Eye-pursuit and reafferent head movement signals carried by pursuit neurons in the caudal part of the frontal eye fields during head-free pursuit

Kikuro Fukushima*, Satoshi Kasahara, Teppei Akao, Sergei Kurkin, Junko Fukushima, Barry W Peterson

*Corresponding author for this work

Research output: Contribution to journalArticle

9 Scopus citations

Abstract

Eye and head movements are coordinated during head-free pursuit. To examine whether pursuit neurons in frontal eye fields (FEF) carry gaze-pursuit commands that drive both eye-pursuit and head-pursuit, monkeys whose heads were free to rotate about a vertical axis were trained to pursue a juice feeder with their head and a target with their eyes. Initially the feeder and target moved synchronously with the same visual angle. FEF neurons responding to this gaze-pursuit were tested for eye-pursuit of target motion while the feeder was stationary and for head-pursuit while the target was stationary. The majority of pursuit neurons exhibited modulation during head-pursuit, but their preferred directions during eye-pursuit and head-pursuit were different. Although peak modulation occurred during head movements, the onset of discharge usually was not aligned with the head movement onset. The minority of neurons whose discharge onset was so aligned discharged after the head movement onset. These results do not support the idea that the head-pursuit-related modulation reflects head-pursuit commands. Furthermore, modulation similar to that during head-pursuit was obtained by passive head rotation on stationary trunk. Our results suggest that FEF pursuit neurons issue gaze or eye movement commands during gaze-pursuit and that the head-pursuit-related modulation primarily reflects reafferent signals resulting from head movements.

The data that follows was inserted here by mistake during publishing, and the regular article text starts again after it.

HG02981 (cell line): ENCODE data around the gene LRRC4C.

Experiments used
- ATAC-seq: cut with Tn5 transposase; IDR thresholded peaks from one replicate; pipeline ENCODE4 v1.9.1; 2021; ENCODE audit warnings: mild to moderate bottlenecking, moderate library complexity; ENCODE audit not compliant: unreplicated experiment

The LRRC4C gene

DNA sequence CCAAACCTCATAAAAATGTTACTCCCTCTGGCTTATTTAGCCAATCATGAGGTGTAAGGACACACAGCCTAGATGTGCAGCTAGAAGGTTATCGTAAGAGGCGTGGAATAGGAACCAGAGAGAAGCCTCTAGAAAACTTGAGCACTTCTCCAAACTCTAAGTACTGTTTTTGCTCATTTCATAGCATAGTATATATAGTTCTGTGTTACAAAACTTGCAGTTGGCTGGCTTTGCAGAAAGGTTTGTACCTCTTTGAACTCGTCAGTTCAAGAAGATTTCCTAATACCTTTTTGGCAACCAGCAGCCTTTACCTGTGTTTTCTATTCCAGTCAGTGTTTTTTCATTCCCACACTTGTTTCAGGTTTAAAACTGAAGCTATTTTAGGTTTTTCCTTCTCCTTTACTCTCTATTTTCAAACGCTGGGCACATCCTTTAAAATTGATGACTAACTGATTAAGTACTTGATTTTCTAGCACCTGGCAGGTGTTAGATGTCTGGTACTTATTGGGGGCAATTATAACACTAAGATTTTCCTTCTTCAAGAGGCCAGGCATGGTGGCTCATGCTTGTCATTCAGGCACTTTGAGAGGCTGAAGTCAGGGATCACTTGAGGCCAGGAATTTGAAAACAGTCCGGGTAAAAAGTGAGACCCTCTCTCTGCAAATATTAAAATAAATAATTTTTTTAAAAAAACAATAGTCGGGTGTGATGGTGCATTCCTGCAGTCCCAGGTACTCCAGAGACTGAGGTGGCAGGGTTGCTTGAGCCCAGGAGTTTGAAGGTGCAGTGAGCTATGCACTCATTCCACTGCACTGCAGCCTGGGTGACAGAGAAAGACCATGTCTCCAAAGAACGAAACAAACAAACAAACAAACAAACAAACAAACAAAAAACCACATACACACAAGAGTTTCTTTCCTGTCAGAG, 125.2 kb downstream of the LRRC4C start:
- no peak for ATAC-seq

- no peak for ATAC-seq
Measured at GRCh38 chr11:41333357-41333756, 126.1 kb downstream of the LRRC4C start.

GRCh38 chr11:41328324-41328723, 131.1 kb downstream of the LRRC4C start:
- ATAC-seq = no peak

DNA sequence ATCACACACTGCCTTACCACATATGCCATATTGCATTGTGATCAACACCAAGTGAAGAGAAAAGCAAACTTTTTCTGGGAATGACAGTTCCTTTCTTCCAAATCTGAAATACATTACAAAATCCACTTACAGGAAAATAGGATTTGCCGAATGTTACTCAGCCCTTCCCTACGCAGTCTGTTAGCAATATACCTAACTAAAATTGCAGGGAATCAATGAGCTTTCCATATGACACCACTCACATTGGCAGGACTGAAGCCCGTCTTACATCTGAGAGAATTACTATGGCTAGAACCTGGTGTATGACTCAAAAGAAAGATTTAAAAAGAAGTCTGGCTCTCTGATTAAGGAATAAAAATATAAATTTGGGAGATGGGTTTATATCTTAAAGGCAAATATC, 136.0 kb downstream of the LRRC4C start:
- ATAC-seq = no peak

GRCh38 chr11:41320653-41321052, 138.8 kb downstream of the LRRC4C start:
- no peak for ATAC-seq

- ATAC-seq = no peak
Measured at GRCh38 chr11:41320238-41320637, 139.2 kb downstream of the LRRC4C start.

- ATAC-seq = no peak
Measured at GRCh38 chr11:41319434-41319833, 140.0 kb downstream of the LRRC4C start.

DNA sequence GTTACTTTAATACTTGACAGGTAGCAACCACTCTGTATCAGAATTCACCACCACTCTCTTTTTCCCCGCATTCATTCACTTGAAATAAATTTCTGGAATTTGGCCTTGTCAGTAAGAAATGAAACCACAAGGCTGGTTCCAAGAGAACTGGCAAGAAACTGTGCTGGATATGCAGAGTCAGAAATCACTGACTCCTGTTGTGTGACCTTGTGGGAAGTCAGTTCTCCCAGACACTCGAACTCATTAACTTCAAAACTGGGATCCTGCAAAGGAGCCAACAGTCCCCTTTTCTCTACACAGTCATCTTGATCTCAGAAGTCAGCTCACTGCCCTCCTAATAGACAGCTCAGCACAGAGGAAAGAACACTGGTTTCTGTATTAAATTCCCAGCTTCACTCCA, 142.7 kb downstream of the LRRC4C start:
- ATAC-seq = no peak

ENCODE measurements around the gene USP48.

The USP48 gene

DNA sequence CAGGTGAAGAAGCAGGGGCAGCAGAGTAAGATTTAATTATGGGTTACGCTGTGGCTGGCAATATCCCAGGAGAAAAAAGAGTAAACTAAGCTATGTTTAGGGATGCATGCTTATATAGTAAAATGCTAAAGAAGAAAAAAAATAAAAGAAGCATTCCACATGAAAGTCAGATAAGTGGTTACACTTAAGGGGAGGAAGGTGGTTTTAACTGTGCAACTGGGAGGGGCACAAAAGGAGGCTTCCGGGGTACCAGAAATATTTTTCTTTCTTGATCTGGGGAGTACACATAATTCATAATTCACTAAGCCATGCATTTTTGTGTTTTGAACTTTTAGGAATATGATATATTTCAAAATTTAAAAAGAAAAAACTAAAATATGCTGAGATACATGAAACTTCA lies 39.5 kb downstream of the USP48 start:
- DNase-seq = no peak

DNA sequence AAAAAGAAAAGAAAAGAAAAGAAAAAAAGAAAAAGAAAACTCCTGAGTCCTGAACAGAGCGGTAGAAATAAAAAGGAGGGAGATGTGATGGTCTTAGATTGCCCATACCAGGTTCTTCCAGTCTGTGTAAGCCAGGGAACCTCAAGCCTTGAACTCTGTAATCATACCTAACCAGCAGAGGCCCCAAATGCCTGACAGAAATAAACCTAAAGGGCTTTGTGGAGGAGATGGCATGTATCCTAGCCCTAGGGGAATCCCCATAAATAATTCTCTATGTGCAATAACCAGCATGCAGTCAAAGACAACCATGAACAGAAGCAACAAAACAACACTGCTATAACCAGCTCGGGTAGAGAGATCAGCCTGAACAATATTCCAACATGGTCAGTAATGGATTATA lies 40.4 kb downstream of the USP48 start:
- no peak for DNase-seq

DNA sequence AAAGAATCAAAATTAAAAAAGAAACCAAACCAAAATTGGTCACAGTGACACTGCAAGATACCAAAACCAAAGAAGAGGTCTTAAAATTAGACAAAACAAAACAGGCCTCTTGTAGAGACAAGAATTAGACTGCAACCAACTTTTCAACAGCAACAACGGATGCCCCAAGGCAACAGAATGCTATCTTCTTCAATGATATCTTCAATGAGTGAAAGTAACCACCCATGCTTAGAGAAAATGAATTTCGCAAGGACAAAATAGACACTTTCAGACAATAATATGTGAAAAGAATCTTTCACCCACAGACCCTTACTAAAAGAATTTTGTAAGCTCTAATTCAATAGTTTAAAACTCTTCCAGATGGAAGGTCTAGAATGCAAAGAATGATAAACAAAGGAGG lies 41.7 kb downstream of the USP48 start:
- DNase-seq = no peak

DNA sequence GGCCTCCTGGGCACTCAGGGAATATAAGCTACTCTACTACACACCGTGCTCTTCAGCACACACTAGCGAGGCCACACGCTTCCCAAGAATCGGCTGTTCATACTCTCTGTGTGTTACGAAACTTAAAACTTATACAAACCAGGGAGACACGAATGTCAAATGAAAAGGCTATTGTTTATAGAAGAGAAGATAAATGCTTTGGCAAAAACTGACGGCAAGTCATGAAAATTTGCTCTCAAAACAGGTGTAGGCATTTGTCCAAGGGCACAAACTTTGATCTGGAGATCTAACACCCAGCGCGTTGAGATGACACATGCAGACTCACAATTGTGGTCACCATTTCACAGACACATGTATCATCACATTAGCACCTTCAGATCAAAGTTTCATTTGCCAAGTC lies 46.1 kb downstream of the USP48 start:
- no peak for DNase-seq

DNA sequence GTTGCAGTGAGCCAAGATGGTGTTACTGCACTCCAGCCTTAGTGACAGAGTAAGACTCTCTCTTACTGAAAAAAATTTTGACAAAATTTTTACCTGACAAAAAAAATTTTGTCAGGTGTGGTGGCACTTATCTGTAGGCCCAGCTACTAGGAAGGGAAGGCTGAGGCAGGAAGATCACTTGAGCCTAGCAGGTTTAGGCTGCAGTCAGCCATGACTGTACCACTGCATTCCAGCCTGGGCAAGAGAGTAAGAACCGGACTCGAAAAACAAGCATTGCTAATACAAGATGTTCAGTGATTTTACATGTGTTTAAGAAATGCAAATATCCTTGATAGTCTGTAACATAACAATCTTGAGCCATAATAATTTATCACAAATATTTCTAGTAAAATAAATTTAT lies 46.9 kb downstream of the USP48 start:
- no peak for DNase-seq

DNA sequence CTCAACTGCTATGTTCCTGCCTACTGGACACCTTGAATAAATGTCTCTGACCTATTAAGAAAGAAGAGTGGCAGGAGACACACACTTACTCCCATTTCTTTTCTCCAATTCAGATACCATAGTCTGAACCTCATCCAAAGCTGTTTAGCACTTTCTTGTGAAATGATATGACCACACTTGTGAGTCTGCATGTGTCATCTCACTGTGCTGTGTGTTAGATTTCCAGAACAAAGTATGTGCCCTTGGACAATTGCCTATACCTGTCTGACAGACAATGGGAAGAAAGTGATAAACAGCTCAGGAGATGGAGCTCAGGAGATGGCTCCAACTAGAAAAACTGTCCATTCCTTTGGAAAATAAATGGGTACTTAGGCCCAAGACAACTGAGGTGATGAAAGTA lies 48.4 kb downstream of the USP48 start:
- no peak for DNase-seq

Original languageEnglish (US)
Pages (from-to)263-275
Number of pages13
JournalCerebral Cortex
Volume19
Issue number2
DOIs
StatePublished - Feb 1 2009

Keywords

  • Frontal eye fields
  • Gaze
  • Head-free pursuit
  • Reafferent
  • Smooth-pursuit
  • Vestibular

ASJC Scopus subject areas

  • Cognitive Neuroscience
  • Cellular and Molecular Neuroscience

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